Different markets for Amazon have slightly different variations for the URL addresses. As soon as you’re done with filling out all your personal information, specify your location on the checkbox.
Enter your bank details for billing
Your credit card details are crucial information that Amazon uses to bill you and make payments to your account as you earn money in sales. Be extra cautious when you fill out the name of the cardholder, expiry date, and number that’s printed on the credit card.
Upload product info and company details
Once you provide credit card information, Amazon will validate it to make sure the account exists. In the next section, you have to fill out deals with information about your business and the product you’re selling.
Here, you answer questions about the name of your store, product trademark, and ownership, etc.
Validate your address
Finally, you’ll have to validate the address you’ve provided earlier in the personal information section. At this point, you just need to give it a proper read-through to make sure everything is in order and accurate. Once you do that, you can confirm.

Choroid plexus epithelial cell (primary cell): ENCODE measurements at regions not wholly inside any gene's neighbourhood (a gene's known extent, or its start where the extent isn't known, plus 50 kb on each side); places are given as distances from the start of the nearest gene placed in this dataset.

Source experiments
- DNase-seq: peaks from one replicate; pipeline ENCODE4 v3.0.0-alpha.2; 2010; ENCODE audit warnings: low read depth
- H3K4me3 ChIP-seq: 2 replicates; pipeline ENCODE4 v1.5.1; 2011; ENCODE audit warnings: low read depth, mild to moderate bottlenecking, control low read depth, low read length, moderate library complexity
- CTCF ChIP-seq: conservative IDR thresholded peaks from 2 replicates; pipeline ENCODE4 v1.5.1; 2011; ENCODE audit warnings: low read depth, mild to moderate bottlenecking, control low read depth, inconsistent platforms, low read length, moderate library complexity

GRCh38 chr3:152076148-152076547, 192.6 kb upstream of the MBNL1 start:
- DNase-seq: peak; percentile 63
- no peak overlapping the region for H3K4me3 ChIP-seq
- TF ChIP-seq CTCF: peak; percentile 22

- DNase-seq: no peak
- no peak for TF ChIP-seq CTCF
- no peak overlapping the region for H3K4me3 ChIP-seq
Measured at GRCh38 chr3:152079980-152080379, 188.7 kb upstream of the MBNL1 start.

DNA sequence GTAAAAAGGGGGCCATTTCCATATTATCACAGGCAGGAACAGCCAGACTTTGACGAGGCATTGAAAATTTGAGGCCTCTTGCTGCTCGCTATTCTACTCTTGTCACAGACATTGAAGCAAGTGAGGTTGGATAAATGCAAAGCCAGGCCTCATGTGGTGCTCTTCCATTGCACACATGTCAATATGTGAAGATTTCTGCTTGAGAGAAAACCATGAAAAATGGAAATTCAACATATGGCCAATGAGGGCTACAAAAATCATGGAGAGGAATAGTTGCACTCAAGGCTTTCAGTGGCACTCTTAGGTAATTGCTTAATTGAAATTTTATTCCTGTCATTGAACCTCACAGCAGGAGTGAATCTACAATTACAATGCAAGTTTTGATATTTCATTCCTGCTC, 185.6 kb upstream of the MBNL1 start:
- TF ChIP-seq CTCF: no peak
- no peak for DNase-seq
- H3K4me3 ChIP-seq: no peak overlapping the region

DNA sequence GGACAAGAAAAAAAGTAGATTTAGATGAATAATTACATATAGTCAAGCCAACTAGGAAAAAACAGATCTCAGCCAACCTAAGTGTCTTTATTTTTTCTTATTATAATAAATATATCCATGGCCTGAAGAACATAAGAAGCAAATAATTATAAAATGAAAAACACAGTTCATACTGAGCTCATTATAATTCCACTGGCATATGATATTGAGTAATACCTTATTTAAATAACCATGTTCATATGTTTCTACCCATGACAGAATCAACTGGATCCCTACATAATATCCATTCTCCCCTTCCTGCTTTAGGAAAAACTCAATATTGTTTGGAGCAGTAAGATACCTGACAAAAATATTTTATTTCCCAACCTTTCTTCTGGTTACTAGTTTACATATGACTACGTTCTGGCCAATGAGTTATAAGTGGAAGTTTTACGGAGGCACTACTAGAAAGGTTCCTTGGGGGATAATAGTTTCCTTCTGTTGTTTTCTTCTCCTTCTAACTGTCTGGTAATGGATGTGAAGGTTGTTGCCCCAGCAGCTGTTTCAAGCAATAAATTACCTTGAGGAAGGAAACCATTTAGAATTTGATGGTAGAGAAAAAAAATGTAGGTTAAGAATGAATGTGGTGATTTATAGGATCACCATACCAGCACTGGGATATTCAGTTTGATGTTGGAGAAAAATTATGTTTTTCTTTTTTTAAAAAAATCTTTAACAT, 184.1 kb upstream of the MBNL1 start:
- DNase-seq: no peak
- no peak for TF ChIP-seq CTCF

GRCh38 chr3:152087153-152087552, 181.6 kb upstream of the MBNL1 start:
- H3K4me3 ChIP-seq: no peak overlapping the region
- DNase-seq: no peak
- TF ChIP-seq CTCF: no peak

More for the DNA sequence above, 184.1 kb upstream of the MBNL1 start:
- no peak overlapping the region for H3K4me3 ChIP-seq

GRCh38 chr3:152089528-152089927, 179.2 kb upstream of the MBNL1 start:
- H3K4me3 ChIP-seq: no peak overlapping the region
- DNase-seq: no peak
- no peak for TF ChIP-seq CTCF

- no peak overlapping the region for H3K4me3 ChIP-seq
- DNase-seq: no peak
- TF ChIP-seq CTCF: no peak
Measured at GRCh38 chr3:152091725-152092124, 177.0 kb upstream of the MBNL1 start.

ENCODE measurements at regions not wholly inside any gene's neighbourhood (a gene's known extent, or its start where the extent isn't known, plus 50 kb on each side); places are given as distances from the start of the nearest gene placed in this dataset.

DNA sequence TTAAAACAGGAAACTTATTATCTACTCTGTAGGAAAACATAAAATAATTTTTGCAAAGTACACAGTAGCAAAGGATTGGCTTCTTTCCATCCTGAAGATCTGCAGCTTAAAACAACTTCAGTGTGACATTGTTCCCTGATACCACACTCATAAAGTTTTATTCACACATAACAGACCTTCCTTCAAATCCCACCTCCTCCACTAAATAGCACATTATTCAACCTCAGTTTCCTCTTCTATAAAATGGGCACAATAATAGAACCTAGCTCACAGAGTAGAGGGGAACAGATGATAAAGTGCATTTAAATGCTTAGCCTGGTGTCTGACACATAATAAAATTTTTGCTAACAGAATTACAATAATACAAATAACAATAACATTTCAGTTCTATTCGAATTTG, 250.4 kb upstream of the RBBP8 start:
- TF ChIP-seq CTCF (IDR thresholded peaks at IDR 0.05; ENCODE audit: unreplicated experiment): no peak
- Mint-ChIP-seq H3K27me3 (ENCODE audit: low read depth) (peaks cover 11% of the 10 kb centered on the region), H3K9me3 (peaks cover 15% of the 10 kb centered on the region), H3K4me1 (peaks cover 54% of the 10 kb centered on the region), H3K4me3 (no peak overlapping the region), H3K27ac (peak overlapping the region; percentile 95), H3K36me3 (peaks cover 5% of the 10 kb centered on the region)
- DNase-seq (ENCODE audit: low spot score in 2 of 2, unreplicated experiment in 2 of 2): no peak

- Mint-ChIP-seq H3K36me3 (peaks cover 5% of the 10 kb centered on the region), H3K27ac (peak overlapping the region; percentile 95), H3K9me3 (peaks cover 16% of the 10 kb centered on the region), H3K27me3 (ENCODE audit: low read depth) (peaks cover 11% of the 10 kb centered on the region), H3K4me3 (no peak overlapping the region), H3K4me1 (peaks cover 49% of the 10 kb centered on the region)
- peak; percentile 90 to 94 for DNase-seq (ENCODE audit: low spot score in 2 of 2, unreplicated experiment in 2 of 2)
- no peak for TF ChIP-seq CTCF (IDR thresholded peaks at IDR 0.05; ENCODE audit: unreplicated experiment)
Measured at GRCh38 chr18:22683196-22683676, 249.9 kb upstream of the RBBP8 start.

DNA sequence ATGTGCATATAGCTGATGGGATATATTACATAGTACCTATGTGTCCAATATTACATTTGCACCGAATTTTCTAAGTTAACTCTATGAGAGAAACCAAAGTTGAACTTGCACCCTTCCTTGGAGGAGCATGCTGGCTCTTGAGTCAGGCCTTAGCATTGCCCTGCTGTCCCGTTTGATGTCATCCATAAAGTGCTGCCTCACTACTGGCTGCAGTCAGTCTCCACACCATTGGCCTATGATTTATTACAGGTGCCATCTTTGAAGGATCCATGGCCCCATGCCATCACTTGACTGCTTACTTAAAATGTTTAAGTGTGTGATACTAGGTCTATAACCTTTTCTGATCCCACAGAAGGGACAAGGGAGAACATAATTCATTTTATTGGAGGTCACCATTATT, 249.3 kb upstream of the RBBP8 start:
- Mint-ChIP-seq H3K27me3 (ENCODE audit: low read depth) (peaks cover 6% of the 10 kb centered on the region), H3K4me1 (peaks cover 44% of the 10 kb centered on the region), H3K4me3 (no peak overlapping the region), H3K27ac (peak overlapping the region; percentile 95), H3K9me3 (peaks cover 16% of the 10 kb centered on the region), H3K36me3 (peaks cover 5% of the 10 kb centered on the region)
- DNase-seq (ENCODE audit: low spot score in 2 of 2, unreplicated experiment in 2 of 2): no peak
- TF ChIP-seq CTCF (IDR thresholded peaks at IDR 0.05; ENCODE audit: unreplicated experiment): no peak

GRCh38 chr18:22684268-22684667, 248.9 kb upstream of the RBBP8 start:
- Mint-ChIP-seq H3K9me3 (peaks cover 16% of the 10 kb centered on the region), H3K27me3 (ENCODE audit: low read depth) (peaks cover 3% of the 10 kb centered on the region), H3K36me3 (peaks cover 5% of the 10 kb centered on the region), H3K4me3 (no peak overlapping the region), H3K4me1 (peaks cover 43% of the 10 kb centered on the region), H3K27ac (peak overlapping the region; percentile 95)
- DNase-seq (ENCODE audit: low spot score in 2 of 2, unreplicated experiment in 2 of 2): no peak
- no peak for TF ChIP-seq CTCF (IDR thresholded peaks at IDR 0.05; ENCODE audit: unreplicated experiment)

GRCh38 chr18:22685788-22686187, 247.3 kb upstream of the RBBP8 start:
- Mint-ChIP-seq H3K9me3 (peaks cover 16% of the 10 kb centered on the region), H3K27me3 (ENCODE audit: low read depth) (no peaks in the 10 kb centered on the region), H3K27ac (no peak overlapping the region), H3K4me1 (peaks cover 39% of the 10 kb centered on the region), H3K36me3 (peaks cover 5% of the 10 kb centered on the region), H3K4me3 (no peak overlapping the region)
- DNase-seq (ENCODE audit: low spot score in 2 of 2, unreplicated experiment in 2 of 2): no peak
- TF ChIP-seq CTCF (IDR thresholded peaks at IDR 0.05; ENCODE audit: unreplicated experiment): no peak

Amazon sends a postcard that displays a verification code to the address you provided. Once you receive this, you can complete registration by entering the code and clicking next. And that pretty much wraps it up!
The Amazon seller registration process undergoes certain changes from time to time. The information we’ve provided here might differ slightly from the most recent updates.
Clarifying Amazon charges
Amazon referral fees:
The referral fees are charged on each product in exchange for selling on the Amazon website. The percentage may vary depending on the category. This may be anywhere as low as 12% to anywhere as high as 40%. A lot of products come with a referral fee of 15%, as a general rule.
Individual seller fee: As we’ve discussed earlier, $0.99 is the seller fee charged on each item in addition to the referral fee.
When sellers opt for the FBA program, they have to pay the cost of handling and shipping on behalf of Amazon. The fees are largely determined based on how heavy or large the items are. Smaller items weighing less than a pound might be charged up to $3.00.
Additionally, if your inventory uses the storage space for longer terms, then you get extra inventory storage fees charged to the FBA.
Setting Up Your Seller Profile
Once you become registered as an Amazon seller, you can easily access your profile at https://sellercentral.amazon.com. There are a few settings you need to configure when you’re getting started. You’ll find the menu on the top right corner of the Seller Central page. Here are some points we think you should note: